Hurricane Track Modeling via Manifold Learning
(Stats 406 Final Project)

Manifold learning is a powerful nonlinear dimensionality reduction technique, where data in a high-dimensional ambient space are modeled as lying along some smooth, low-dimensional manifold. By learning a parameterization of the underlying manifold, we can find a low-dimensional representation of the data that preserves the latent information.

Ordinarily, the input data for manifold learning must be contained in some Euclidean space. However, it's also possible to handle data of varying size, such as time series data, by utilizing kernel methods. Specifically, given a distance function, we can construct a kernel of the distances to each data point. Most manifold learning algorithms can then use these pairwise distances to compute a low-dimensional embedding.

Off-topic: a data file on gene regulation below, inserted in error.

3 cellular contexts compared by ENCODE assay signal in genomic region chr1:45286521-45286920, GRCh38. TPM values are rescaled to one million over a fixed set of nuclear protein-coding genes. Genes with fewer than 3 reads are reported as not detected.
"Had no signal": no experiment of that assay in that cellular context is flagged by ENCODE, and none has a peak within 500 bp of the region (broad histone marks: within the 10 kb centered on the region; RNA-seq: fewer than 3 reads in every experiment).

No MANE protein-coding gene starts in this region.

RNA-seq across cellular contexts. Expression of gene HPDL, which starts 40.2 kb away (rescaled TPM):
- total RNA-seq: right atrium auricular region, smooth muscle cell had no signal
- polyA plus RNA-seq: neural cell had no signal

In this project, I applied these techniques to model the track (location over time) of hurricanes in the Atlantic Ocean as a low-dimensional manifold. My approach closely followed that of Shen-Shyang Ho et. al. in their paper, Manifold Learning for Multivariate Variable-Length Sequences With an Application to Similarity Search. I then used nonparametric kernel regression to estimate the probability that an unknown hurricane makes landfall.

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Below are some examples of the tracks from several sets of similar storms. The red portion of the track is when the storm was hurricane strength, whereas the blue portion is when the winds were tropical storm force or lower.